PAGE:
• Tawhid (the Oneness of God), Qur’an Surah 112.
  • The nature of God: omnipotence, beneficence, mercy, fairness and justice/Adalat in Shi’a Islam, including different ideas about God’s relationship with the world: immanence and transcendence.
  • Angels, their nature and role, including Jibril and Mika’il.
  • Predestination and human freedom and its relationship to the Day of Judgement.
  • Akhirah (life after death), human responsibility and accountability, resurrection, heaven and hell.

Authority

  • Risalah (Prophethood) including the role and importance of Adam, Ibrahim and Muhammad.
  • The holy books.
  • The imamate in Shi’a Islam: its role and significance.

Practices

Worship

  • Five Pillars of Sunni Islam and the Ten Obligatory Acts of Shi’a Islam (students should study the Five Pillars and jihad in both Sunni and Shi’a Islam and the additional duties of Shi’a Islam).
  • Shahadah: declaration of faith and its place in Muslim practice.
  • Salah and its significance: how and why Muslims pray including times, directions, ablution (wudu), movements (rak’ahs) and recitations; salah in the home and mosque and elsewhere; Friday prayer: Jummah; key differences in the practice of salah in Sunni and Shi’a Islam, and different Muslim views about the importance of prayer.

Duties and festivals

  • Sawm: the role and significance of fasting during the month of Ramadan including origins, duties, benefits of fasting, the exceptions and their reasons, and the Night of Power, Qur’an 96:1-5.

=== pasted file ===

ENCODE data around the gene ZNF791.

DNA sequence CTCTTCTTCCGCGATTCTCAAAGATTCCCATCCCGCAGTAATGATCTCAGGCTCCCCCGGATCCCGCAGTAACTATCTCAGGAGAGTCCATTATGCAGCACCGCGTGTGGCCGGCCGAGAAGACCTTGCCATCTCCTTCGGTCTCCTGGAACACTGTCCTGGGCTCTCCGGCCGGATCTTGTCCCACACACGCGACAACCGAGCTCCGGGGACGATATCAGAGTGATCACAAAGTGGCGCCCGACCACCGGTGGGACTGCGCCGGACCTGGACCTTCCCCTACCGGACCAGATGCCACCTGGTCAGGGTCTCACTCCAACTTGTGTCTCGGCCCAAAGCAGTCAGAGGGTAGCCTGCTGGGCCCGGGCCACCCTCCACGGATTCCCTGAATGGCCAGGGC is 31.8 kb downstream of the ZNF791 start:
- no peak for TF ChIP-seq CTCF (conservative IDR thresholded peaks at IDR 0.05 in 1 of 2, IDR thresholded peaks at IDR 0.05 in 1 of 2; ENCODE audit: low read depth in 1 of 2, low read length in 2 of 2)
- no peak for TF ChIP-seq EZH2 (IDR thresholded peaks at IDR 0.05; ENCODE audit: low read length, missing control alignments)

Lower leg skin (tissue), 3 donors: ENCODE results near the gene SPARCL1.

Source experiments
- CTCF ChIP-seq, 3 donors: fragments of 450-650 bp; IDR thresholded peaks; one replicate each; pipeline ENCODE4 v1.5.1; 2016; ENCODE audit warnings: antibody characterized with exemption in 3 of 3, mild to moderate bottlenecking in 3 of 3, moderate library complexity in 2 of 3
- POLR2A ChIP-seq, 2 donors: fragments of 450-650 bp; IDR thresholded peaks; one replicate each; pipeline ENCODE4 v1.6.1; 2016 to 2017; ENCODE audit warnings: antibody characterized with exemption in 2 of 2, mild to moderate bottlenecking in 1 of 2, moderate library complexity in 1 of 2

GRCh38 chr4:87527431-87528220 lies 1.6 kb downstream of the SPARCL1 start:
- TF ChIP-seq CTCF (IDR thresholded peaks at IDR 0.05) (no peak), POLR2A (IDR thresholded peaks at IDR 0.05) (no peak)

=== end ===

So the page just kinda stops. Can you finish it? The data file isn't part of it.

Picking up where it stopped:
• Zakah: the role and significance of giving alms including origins, how and why it is given, benefits of receipt, Khums in Shi’a Islam.
  • Hajj: the role and significance of the pilgrimage to Makkah including origins, how hajj is performed, the actions pilgrims perform at sites including the Ka’aba at Makkah, Mina, Arafat, Muzdalifah and their significance.
  • Jihad: different understandings of jihad: the meaning and significance of greater and lesser jihad; origins, influence and conditions for the declaration of lesser jihad.
  • Festivals and commemorations and their importance for Muslims in Great Britain today, including the origins and meanings of Id-ul-Adha, Id-ul-Fitr, Ashura.

Cultural Experiences

We feel passionately, that in order to learn about different religions and to respect their place in our lives we need to experience them.

  • We currently have a cohort of pupils who are studying for an extra-curricular qualification; The Archbishop of York Award which encourages pupils to be the change in the world they want to see.
  • We run a weekly ‘Creative RE Club’ where we celebrate the fact that we are beautifully diverse and also wonderfully the same! Throughout the year, we will learn about varying faiths and cultures. We celebrate religious festivals by designing religious artefacts and decorations. From stained glass windows, to Rangoli patterns, we learn about the religious practices of the six main world religions through creativity. The aim of Creative RE is to bring together students from different communities and backgrounds to celebrate their strengths, talents and unique differences.
  • We are currently aiming to build links with faith groups and leaders in the community. We currently have links with Gideons and aim to expand that this year with other groups and leaders within Rochdale and the Greater Manchester area.
  • We are aiming to take pupils on ‘faith trails’ to experience faith in the local community.
  • Study support sessions are available with the team for Year 11 GCSE pupils.

KS3 Curriculum Map

 

KS4 Curriculum Map